So big the weather-front, counties south of the Bay Area opened ‘sandbag stations,’ in case of flooding off the storm — so ‘uncommon lately,’ TV news crews documented the event.
Even with all the moisture, California’s been too-dry, too-long. Diana Henderson, forecaster with the NWS’ Bay Area office: ‘“We’re so far into a deficit, it’s not going to end the drought.”‘
Drought just another item on a bucket list of predicaments.
Yet, a CNN/ORC poll taken a week before Thanksgiving, for the first time in nearly eight years, ‘a majority of Americans think things are going well in the nation.’
(Illustration: M.C. Escher’s ‘Three Worlds,‘ found here).
Although the majority was slim — 52 percent said life is peachy, 48 percent said no it’s not — the rosy attitude might be a trend: ‘In September, 50 percent of respondents said things were going well.’
And this despite more American involvement in a widening Mid-East war, Ebola, Ferguson, MO, high school shootings, and well, the citation of such matters is long, just even in the last two months.
All that does not include this planet’s environment, a predicament above all others.
And tomorrow in Lima, Peru, the annual UN climate conference starts, and another round of talk, bluster and bullshit. Deadlines are drawn, next year a biggie in Paris, but the world has been there already: ‘Negotiators in Lima have their work cut out for them.’
They can’t expect anyone to listen if they told the truth — we must stop “everything” mechanical. Park the vehicles now, shut as much shit down as we can, work from there. Of course, no can do.
Ottmar Edenhofer, co-chair of the IPCC group concerned with tackling climate change, and also a chief economist at the Potsdam Climate Institute, and a hopeful guy: ‘“We have to assume that people will see the sense in it. They will realize that the long-term consequences of business as usual will be irreversible climate change, with all the problems that brings.”‘
And tonight, a TV program will examine one of these problems, or predicaments, we’ve already worked ourselves deep into — a dying out.
One of the producers of a new film, Mass Extinction: Life at the Brink, set for the Smithsonian Channel this evening, Sean B. Carroll, Ph.D.,also an evolutionary biologist at the University of Wisconsin, Madison, and vice president for science education at the Howard Hughes Medical Institute, previewed the content at The Daily Beast.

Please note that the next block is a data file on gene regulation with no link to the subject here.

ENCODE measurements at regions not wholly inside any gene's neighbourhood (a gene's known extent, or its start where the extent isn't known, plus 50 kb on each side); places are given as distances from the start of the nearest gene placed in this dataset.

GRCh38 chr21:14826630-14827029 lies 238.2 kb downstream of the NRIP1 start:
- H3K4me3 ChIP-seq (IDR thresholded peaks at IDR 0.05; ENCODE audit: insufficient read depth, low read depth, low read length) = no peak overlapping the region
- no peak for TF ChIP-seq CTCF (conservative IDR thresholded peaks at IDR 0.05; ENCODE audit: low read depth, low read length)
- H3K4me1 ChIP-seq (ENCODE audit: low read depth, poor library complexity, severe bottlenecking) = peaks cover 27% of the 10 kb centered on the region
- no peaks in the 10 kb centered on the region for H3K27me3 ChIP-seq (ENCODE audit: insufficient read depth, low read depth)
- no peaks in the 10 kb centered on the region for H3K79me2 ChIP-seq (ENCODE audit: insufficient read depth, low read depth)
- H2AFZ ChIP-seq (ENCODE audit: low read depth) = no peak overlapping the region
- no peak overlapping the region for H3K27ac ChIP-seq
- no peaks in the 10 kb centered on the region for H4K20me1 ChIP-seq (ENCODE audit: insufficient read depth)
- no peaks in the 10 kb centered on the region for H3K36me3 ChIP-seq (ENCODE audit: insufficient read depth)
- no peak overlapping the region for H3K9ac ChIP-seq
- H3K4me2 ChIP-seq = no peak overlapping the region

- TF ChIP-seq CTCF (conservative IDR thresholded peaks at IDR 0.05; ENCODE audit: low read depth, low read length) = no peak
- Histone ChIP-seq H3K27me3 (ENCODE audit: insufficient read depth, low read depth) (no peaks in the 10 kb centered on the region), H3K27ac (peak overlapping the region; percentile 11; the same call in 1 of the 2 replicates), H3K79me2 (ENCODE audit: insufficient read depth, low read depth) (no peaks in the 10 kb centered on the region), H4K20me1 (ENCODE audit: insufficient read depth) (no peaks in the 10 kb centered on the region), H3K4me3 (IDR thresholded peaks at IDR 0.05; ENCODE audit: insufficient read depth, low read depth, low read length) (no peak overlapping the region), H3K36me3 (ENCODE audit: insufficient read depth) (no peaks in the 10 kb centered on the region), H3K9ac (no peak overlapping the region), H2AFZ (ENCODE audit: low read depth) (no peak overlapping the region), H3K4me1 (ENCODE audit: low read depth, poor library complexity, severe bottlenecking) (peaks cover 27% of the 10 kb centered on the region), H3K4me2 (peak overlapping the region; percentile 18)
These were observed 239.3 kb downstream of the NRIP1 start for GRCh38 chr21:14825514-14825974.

And thanks to countless experts on car accidents, plane crashes, train wrecks, earthquakes, and hurricanes, a lot more people have enjoyed a lot more Thanksgivings, including legal help with accident lawyers specialists from The Law Offices of Thomas J. Lavin.
Seat belt use alone is credited with saving 300,000 lives over the past forty years.
But now, to that list of calamities to learn from, we need to add “mass extinctions.”
Yes, because nature’s warning lights are flashing.
In the past forty years, Earth has lost half of its wild animal populations.
Africa’s lions are one telling example.
Thought the King of the Beasts was protected?
Fifty years ago, about 400,000 lions roamed Africa.
Today, there are only about 30,000 remaining, as they have disappeared from twenty-six countries.
The potential losses of species are on a scale that is rivaled by only a few events in the last 500 million years of Earth’s history.
Five times during that span, the majority of species on the planet vanished in a short interval of time.
Scientists have now identified the triggers of two of those events: an asteroid that struck Earth 66 million years ago and wiped out dinosaurs and much more, and massive eruptions of volcanoes underneath Siberia that decimated the world 252 million years ago.
While the triggers for these two calamities were different, detailed study of what unfolded in the past reveals a common mode of destruction that is relevant to understanding our predicament today: in each case, mass extinction resulted from large and rapid environmental change on a global scale.
Indeed, the main weapons of mass destruction unleashed by the Siberian eruptions included enormous quantities of the very familiar climate-changing gas carbon dioxide.
The great concern of scientists today is that the potential global temperature changes projected over the next century approach those that took place 252 million years ago.
But these concerns about climate-changing gases are hardly new.
In February 1965, President Lyndon B. Johnson told Congress: “This generation has altered the composition of the atmosphere on a global scale through . . . a steady increase in carbon dioxide from the burning of fossil fuels.”
There are now a lot of scientists with tense stomachs.
And this extinction warning is nothing new, or shocking. Environmental writer/journalist Elizabeth Kolbert examined this shit in “The Sixth Extinction: An Unnatural History,” published earlier this year. In the 50th annual Red List, released this month from the International Union for the Conservation of Nature, reportedly 22,000 animal species are threatened with extinction.
And that’s all kinds of animal life, snakes to butterflies.
Remember, too, man is also animal life.
Ed Davey, the UK’s energy secretary, on the eve of those UN talks in Lima, told the Telegraph there’s maybe a year’s worth of time left: ‘“These are the last major annual talks before we hit our deadline in Paris next year. We need a deal in Paris – there is no alternative that will protect our national security, our economy and the way of life we take for granted.”‘
Other than that, life is a bowl of cherries…
And a gluttonous amount of many, many barrels of oil.